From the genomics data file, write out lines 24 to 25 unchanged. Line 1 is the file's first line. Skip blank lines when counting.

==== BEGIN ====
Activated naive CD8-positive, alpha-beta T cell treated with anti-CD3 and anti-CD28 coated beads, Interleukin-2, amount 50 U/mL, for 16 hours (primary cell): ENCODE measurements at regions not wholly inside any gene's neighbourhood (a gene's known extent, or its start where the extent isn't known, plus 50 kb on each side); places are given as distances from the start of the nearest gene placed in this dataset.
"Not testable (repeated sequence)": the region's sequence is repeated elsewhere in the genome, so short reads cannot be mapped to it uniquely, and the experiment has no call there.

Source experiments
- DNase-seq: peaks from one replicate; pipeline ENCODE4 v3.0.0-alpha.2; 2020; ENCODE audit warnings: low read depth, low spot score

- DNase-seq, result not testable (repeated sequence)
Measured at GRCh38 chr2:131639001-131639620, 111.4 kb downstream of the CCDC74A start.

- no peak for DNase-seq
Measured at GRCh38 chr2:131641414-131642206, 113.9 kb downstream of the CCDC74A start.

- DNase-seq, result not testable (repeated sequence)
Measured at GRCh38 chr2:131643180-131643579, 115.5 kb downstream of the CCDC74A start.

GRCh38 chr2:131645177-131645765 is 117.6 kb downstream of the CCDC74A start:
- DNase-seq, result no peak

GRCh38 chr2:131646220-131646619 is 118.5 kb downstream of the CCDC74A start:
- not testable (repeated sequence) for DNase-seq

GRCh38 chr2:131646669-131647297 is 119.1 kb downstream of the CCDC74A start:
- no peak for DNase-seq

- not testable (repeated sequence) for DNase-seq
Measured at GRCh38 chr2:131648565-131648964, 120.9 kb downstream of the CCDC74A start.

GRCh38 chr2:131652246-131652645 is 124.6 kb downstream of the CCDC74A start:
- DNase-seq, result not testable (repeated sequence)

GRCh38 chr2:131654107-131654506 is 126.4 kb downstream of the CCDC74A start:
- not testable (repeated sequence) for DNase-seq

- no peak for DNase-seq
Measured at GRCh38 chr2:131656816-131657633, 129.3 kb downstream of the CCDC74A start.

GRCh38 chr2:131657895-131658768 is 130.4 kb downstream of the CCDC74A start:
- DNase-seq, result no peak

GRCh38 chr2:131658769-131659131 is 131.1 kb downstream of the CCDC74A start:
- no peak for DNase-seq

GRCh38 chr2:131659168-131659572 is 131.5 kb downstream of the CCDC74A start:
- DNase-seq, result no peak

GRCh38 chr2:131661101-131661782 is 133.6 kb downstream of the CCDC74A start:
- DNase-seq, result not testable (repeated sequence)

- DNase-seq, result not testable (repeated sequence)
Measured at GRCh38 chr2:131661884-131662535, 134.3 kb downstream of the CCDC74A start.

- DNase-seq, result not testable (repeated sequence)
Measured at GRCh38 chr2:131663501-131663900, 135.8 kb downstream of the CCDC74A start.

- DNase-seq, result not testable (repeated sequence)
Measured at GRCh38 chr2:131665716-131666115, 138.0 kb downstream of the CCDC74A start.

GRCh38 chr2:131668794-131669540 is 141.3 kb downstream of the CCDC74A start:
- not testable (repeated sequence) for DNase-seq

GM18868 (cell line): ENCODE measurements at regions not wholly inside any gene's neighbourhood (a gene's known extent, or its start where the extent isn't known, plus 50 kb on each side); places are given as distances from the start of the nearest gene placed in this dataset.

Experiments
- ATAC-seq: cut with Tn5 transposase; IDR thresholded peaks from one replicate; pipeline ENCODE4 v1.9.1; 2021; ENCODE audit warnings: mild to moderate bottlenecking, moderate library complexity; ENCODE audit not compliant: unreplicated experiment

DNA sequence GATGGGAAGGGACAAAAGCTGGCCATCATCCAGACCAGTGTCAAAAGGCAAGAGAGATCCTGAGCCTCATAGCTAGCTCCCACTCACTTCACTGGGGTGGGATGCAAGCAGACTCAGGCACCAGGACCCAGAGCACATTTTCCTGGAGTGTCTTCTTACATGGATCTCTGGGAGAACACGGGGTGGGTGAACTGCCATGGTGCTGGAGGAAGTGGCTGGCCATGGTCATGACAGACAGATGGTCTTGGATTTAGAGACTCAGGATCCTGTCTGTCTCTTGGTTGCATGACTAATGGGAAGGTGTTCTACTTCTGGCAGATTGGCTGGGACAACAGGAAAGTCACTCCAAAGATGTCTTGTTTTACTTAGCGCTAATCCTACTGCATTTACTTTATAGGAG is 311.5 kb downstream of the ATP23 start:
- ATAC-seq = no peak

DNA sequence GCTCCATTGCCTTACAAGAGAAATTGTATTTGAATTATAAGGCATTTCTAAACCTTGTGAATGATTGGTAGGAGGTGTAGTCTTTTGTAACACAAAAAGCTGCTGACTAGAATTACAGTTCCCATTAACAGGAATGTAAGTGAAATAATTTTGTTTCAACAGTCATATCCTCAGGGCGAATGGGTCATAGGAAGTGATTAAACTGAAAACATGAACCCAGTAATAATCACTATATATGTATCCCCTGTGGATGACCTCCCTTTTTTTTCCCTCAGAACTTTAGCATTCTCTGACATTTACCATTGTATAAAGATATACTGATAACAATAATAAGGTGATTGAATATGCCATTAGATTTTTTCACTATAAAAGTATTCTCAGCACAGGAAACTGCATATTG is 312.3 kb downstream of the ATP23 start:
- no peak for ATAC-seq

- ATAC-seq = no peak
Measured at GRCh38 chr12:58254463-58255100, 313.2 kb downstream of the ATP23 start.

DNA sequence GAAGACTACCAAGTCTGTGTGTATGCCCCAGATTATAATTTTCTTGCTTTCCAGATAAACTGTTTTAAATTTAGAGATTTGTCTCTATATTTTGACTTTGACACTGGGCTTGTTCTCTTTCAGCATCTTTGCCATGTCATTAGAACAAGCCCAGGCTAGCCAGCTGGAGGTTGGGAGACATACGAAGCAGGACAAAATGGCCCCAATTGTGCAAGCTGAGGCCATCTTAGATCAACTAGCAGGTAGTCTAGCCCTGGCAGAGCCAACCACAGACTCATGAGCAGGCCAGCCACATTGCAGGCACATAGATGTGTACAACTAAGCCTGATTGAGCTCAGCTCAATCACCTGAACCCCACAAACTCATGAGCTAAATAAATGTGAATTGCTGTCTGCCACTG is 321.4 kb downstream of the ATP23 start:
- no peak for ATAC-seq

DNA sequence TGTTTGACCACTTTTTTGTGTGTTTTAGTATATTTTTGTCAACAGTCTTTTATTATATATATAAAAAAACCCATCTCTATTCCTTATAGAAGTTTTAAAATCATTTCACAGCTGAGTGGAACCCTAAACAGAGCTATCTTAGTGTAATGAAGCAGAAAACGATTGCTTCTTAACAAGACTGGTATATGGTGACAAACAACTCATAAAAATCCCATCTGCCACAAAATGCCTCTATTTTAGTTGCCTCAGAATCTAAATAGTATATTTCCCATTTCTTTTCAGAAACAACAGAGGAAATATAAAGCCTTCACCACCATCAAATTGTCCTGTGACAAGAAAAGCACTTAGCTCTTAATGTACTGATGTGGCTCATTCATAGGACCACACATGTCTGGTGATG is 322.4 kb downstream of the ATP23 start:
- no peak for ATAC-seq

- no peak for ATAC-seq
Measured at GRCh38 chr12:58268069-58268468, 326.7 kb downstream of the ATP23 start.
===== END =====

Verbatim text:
Measured at GRCh38 chr2:131656816-131657633, 129.3 kb downstream of the CCDC74A start.

GRCh38 chr2:131657895-131658768 is 130.4 kb downstream of the CCDC74A start: